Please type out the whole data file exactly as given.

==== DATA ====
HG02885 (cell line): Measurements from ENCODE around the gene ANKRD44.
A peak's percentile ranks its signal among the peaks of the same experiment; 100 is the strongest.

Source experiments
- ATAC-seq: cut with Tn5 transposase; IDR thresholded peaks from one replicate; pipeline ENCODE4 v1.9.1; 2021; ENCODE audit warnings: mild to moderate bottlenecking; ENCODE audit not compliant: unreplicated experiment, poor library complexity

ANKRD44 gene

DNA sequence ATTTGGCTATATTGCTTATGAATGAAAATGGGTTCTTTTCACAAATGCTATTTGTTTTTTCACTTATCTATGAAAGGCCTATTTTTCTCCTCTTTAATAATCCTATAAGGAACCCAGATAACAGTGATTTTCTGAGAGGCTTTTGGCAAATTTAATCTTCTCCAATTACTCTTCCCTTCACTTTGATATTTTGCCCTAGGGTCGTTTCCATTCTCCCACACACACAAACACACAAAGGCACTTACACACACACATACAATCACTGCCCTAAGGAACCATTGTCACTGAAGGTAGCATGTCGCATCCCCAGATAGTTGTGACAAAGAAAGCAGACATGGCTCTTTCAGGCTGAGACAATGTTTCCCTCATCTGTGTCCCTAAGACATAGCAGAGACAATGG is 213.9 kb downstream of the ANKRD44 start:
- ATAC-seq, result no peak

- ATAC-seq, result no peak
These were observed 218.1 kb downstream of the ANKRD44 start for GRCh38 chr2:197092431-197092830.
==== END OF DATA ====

HG02885 (cell line): Measurements from ENCODE around the gene ANKRD44.
A peak's percentile ranks its signal among the peaks of the same experiment; 100 is the strongest.

Source experiments
- ATAC-seq: cut with Tn5 transposase; IDR thresholded peaks from one replicate; pipeline ENCODE4 v1.9.1; 2021; ENCODE audit warnings: mild to moderate bottlenecking; ENCODE audit not compliant: unreplicated experiment, poor library complexity

ANKRD44 gene

DNA sequence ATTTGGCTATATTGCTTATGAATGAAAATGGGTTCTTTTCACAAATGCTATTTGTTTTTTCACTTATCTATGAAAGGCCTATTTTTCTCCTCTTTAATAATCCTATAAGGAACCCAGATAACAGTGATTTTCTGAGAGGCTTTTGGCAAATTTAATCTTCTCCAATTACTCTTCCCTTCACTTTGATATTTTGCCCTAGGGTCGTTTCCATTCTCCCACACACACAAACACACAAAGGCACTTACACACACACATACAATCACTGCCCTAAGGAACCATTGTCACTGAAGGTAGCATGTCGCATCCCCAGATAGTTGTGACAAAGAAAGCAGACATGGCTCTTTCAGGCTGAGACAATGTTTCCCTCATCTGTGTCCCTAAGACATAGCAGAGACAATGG is 213.9 kb downstream of the ANKRD44 start:
- ATAC-seq, result no peak

- ATAC-seq, result no peak
These were observed 218.1 kb downstream of the ANKRD44 start for GRCh38 chr2:197092431-197092830.